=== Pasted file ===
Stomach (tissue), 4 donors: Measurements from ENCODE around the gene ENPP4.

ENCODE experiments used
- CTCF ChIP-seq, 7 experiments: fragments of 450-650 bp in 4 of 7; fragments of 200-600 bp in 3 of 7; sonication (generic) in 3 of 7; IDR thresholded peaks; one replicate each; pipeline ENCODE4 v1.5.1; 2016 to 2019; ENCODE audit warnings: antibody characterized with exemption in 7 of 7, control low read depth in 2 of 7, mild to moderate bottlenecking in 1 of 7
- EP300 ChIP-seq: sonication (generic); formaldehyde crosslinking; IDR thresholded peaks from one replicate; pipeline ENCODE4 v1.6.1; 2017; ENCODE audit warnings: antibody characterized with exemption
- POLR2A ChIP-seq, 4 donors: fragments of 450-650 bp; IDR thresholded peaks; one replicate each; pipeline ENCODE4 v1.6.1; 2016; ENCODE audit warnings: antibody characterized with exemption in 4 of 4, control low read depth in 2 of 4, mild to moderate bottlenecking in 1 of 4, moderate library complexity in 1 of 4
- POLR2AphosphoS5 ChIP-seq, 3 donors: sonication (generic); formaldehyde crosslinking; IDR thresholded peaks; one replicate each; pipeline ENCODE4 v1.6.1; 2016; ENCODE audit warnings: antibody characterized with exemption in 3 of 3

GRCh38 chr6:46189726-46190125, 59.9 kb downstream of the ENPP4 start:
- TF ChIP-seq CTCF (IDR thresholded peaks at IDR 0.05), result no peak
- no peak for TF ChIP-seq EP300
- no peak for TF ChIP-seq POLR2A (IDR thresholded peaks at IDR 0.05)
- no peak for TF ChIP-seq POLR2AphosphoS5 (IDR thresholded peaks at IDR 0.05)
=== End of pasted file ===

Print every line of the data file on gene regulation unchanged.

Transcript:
Stomach (tissue), 4 donors: Measurements from ENCODE around the gene ENPP4.

ENCODE experiments used
- CTCF ChIP-seq, 7 experiments: fragments of 450-650 bp in 4 of 7; fragments of 200-600 bp in 3 of 7; sonication (generic) in 3 of 7; IDR thresholded peaks; one replicate each; pipeline ENCODE4 v1.5.1; 2016 to 2019; ENCODE audit warnings: antibody characterized with exemption in 7 of 7, control low read depth in 2 of 7, mild to moderate bottlenecking in 1 of 7
- EP300 ChIP-seq: sonication (generic); formaldehyde crosslinking; IDR thresholded peaks from one replicate; pipeline ENCODE4 v1.6.1; 2017; ENCODE audit warnings: antibody characterized with exemption
- POLR2A ChIP-seq, 4 donors: fragments of 450-650 bp; IDR thresholded peaks; one replicate each; pipeline ENCODE4 v1.6.1; 2016; ENCODE audit warnings: antibody characterized with exemption in 4 of 4, control low read depth in 2 of 4, mild to moderate bottlenecking in 1 of 4, moderate library complexity in 1 of 4
- POLR2AphosphoS5 ChIP-seq, 3 donors: sonication (generic); formaldehyde crosslinking; IDR thresholded peaks; one replicate each; pipeline ENCODE4 v1.6.1; 2016; ENCODE audit warnings: antibody characterized with exemption in 3 of 3

GRCh38 chr6:46189726-46190125, 59.9 kb downstream of the ENPP4 start:
- TF ChIP-seq CTCF (IDR thresholded peaks at IDR 0.05), result no peak
- no peak for TF ChIP-seq EP300
- no peak for TF ChIP-seq POLR2A (IDR thresholded peaks at IDR 0.05)
- no peak for TF ChIP-seq POLR2AphosphoS5 (IDR thresholded peaks at IDR 0.05)